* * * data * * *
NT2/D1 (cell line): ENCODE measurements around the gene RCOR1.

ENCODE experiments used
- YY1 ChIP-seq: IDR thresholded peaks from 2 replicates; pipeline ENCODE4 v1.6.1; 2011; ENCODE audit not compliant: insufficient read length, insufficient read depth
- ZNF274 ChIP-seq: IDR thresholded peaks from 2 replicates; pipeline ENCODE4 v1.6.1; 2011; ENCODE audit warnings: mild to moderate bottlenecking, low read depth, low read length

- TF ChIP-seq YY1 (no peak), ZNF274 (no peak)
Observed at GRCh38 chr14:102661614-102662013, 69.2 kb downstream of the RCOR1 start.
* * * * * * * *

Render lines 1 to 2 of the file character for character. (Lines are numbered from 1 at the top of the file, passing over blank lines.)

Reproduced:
NT2/D1 (cell line): ENCODE measurements around the gene RCOR1.

ENCODE experiments used